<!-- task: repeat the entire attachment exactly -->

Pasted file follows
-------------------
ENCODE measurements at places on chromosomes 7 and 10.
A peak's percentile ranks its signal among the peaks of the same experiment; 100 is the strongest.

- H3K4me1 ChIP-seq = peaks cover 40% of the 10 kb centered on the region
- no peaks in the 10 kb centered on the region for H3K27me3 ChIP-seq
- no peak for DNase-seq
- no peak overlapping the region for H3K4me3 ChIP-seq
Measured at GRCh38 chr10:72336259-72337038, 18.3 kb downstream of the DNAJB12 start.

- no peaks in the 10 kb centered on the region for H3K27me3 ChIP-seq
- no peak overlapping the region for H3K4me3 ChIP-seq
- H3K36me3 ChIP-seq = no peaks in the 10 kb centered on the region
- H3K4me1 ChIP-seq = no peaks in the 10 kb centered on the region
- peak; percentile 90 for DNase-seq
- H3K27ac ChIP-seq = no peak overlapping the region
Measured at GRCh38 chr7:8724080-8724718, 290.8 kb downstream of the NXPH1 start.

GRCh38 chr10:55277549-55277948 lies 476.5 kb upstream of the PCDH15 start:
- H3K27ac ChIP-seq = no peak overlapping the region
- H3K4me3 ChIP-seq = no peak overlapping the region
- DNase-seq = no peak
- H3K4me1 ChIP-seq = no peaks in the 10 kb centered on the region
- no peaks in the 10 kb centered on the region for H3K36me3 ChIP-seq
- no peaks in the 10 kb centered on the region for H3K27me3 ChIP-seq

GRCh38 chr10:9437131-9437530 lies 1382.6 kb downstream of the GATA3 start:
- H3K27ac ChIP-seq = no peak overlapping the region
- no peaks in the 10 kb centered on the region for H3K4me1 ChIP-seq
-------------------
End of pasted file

ENCODE measurements at places on chromosomes 7 and 10.
A peak's percentile ranks its signal among the peaks of the same experiment; 100 is the strongest.

- H3K4me1 ChIP-seq = peaks cover 40% of the 10 kb centered on the region
- no peaks in the 10 kb centered on the region for H3K27me3 ChIP-seq
- no peak for DNase-seq
- no peak overlapping the region for H3K4me3 ChIP-seq
Measured at GRCh38 chr10:72336259-72337038, 18.3 kb downstream of the DNAJB12 start.

- no peaks in the 10 kb centered on the region for H3K27me3 ChIP-seq
- no peak overlapping the region for H3K4me3 ChIP-seq
- H3K36me3 ChIP-seq = no peaks in the 10 kb centered on the region
- H3K4me1 ChIP-seq = no peaks in the 10 kb centered on the region
- peak; percentile 90 for DNase-seq
- H3K27ac ChIP-seq = no peak overlapping the region
Measured at GRCh38 chr7:8724080-8724718, 290.8 kb downstream of the NXPH1 start.

GRCh38 chr10:55277549-55277948 lies 476.5 kb upstream of the PCDH15 start:
- H3K27ac ChIP-seq = no peak overlapping the region
- H3K4me3 ChIP-seq = no peak overlapping the region
- DNase-seq = no peak
- H3K4me1 ChIP-seq = no peaks in the 10 kb centered on the region
- no peaks in the 10 kb centered on the region for H3K36me3 ChIP-seq
- no peaks in the 10 kb centered on the region for H3K27me3 ChIP-seq

GRCh38 chr10:9437131-9437530 lies 1382.6 kb downstream of the GATA3 start:
- H3K27ac ChIP-seq = no peak overlapping the region
- no peaks in the 10 kb centered on the region for H3K4me1 ChIP-seq